Basic Medical Research Award
On my application for admission to MIT, my essay on the topic of "Why I want to attend MIT," consisted of just six words: "I want to be a scientist". My path, from that state of extreme naiveté in 1970 to this occasion today, would be impossible without an enormous web of support, consisting of my family, friends, teachers, mentors, bosses, colleagues, collaborators, and my wife Candy Lee. When I applied to MIT, I knew that if I hoped to become a scientist, I needed to be in the right place, but I did not know then that it would matter so much that I should be among the right people. This award is really in recognition of a confluence of events and people in my life, and it is my enormous pleasure that so many of those who have helped me are here today. In the spirit of enforced brevity, I will just say that you know who you are, and I refer everyone to my written comments for more details (and I should also mention a newcomer to my support net, Mike Czech, who hired me into my latest and best job, and who has become my friend and mentor).
I think my six word MIT admissions essay was an attempt to distill a poorly-defined adolescent dream of belonging one day to a grand tradition populated by mythic figures: Einstein, Hubble, Galileo. But, what I learned at MIT, to my relief and delight, was that science is actually done by regular folks! To this day, what I love most about science is that it is such a deeply, intensely human enterprise. The success of the enterprise of science, and of the individual scientist, is derived precisely from the fact that we do it together. We work together in synergy as small teams, such as Candy Lee and Rhonda Feinbaum did to discover the first microRNA; we communicate our treasured, secret data across lab borders, as Gary Ruvkun and I did to enable us to discover the antisense base-pairing between microRNAs and targets; and we publish to the world our findings, so that for example, I opened a journal in 1999, and was astonished by a report from David Baulcombe's group of little RNAs, just like lin-4, way over there in plants.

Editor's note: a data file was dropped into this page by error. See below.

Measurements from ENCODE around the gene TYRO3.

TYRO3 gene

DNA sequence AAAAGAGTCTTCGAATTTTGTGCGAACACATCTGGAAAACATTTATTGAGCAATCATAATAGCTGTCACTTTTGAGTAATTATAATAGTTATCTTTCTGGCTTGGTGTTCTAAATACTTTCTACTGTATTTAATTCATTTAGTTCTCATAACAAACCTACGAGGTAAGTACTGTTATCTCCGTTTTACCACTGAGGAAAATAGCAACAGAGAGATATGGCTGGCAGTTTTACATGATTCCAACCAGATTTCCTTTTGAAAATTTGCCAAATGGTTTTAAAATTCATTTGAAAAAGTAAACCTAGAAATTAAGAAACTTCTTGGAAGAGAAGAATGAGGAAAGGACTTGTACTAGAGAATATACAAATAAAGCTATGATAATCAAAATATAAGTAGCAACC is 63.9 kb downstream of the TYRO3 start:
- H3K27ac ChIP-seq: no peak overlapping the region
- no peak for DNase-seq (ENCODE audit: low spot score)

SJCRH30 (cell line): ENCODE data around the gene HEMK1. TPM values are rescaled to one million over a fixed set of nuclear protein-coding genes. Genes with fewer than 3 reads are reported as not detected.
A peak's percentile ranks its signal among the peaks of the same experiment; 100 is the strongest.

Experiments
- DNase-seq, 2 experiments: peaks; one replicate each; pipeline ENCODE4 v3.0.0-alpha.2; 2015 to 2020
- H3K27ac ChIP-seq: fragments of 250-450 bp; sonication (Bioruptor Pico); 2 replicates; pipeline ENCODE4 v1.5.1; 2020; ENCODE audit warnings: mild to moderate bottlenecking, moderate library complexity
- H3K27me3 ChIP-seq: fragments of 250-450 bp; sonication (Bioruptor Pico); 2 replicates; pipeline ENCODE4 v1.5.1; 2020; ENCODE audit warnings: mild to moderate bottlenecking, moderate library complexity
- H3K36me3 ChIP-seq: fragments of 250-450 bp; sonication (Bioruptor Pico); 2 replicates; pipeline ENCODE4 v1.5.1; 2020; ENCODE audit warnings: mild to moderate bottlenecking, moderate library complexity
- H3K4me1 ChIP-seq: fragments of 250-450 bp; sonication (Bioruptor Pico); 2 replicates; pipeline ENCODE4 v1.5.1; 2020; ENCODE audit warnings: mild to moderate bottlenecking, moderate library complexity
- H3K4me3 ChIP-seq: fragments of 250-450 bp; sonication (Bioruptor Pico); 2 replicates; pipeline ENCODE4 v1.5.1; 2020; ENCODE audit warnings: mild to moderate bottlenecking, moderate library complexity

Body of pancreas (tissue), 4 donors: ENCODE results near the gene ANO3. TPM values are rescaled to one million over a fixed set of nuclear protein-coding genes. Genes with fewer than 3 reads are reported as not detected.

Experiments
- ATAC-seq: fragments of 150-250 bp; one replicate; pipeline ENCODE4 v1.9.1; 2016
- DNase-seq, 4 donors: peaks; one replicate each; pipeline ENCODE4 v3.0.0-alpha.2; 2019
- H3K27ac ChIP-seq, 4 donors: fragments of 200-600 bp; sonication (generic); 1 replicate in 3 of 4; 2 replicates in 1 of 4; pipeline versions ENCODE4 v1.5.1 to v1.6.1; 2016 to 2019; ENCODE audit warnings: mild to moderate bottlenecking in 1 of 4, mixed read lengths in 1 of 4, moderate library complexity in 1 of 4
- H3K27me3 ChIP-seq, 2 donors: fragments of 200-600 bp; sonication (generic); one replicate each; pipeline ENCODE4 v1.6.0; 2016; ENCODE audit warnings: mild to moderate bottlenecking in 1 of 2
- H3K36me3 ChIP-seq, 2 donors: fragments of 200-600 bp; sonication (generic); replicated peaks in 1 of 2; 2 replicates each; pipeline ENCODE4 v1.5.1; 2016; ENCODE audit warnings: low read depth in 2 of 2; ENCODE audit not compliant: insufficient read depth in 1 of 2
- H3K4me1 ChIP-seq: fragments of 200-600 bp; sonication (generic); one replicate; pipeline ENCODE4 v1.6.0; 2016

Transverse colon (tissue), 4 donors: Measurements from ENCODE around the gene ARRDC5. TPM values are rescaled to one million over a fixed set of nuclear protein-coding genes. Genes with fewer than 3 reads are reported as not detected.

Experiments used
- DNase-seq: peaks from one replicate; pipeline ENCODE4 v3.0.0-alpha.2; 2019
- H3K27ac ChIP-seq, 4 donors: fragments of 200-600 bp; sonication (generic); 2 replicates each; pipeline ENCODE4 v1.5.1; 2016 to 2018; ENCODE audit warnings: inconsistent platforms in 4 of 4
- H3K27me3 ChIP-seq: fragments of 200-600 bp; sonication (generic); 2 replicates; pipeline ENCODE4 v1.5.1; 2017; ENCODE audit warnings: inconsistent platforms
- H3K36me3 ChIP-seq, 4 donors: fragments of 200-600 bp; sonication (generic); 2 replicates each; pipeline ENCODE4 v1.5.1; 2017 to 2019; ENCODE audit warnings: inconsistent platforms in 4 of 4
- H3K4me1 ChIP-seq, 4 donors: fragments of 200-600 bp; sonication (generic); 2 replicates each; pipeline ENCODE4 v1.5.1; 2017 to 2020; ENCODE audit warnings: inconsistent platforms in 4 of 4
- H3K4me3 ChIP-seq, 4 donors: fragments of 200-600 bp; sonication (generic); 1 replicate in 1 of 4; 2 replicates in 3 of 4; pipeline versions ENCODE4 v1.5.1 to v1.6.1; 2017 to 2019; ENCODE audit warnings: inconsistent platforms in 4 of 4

Not only do we do science as individuals, teams, and as a community of scientists, perhaps most importantly, science is an enterprise of and by the public. One does not have to be a scientist to contribute substantively to scientific discovery. We can be certain that without financial support from foundations and public agencies, particularly the National Institutes of Health, and without the commitment of universities to basic research, we would not be here today, and nobody would know anything about small RNAs, or about so many other things. For me, the Lasker Award is a profound personal honor, because I know that it recognizes not just the creative effort of Candy and Rhonda, Gary and his group, David and his co-workers, but it also emphasizes once again the vital legacy of Mary Lasker and her pioneering work on behalf of publicly supported science in our modern era. Science is among the best things that we do as a species, and I am proud and happy beyond words to be part of it.